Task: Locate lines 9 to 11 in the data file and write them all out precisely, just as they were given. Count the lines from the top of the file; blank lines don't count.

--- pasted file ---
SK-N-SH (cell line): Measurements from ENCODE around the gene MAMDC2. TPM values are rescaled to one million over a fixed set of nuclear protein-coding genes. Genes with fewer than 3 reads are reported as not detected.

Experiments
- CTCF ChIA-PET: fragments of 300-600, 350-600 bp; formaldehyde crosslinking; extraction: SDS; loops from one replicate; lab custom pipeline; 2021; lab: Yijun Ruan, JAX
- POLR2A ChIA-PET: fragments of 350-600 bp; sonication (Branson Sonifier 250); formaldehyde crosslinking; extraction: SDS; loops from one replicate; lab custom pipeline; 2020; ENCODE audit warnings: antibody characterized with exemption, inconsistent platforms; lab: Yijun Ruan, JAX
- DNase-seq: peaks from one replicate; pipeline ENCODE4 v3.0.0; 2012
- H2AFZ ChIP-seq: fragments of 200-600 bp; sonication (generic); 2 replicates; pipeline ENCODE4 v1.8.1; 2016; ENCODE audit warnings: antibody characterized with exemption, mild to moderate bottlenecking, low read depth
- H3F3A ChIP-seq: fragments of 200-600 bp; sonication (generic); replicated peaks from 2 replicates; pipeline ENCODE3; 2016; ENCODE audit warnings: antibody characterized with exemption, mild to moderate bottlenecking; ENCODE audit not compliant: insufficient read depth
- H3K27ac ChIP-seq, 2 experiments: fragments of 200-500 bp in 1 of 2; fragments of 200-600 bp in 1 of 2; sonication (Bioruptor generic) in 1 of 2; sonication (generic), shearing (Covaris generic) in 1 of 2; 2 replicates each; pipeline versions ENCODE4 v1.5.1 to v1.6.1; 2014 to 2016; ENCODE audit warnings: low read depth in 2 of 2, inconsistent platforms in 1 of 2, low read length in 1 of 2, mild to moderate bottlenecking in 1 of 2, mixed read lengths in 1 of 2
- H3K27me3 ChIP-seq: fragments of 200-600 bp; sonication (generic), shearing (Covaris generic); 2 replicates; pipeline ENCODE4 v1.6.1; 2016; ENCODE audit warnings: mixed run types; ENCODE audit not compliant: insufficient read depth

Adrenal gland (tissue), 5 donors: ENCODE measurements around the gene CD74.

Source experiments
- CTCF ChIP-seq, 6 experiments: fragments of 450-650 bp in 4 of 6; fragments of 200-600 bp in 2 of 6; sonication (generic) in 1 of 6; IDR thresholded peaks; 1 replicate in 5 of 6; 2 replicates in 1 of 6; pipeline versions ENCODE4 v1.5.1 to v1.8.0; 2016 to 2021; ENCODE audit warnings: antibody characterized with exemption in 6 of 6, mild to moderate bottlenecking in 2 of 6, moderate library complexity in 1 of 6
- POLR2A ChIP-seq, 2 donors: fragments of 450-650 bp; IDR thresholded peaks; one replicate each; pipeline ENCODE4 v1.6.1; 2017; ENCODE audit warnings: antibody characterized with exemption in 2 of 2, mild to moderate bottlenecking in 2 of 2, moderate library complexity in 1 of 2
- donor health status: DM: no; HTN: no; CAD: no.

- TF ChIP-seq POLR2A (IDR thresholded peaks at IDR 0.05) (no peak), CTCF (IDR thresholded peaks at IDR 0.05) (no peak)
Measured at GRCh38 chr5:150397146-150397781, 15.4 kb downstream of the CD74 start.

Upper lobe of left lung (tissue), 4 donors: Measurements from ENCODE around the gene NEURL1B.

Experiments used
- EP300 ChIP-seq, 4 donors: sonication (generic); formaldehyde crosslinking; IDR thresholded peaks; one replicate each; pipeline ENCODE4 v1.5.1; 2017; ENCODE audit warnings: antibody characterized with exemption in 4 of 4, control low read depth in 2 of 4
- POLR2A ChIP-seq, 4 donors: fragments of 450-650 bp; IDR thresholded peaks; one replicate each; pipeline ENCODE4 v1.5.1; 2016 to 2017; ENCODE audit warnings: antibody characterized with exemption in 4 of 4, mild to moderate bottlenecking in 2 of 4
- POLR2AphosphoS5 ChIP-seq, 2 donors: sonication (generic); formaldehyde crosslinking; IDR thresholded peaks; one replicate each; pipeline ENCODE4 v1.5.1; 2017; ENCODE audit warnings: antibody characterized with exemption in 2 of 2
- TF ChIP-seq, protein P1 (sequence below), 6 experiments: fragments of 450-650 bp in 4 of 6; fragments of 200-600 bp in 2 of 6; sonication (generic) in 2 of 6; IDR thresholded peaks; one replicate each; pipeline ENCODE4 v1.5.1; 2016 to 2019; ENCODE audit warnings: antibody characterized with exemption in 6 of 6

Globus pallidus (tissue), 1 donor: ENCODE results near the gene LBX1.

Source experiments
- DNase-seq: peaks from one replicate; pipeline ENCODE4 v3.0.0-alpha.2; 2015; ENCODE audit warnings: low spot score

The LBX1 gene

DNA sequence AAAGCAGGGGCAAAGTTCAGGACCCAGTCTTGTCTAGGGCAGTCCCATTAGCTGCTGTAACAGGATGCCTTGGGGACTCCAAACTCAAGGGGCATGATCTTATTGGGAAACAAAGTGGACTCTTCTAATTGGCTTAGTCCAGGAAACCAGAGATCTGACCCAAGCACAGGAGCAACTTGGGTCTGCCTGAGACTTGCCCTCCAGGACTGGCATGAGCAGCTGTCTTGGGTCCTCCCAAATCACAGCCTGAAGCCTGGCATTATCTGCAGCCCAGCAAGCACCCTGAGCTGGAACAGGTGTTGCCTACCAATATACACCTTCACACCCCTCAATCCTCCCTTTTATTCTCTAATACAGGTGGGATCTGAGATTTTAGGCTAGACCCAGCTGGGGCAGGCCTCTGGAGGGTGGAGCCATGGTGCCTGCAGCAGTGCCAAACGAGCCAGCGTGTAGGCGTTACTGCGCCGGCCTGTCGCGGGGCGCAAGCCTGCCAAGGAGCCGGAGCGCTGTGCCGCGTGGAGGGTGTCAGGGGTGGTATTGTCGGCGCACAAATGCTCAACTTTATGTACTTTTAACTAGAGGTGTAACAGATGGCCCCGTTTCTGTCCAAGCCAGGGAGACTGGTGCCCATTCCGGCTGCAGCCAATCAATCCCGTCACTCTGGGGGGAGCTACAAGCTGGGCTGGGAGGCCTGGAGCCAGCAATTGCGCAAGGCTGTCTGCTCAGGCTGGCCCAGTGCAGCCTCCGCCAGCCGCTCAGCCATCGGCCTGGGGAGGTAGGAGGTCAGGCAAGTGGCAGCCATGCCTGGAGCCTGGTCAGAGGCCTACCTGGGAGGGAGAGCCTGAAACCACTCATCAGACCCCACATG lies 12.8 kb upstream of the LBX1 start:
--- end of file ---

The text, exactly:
- H3K27me3 ChIP-seq: fragments of 200-600 bp; sonication (generic), shearing (Covaris generic); 2 replicates; pipeline ENCODE4 v1.6.1; 2016; ENCODE audit warnings: mixed run types; ENCODE audit not compliant: insufficient read depth

Adrenal gland (tissue), 5 donors: ENCODE measurements around the gene CD74.

Source experiments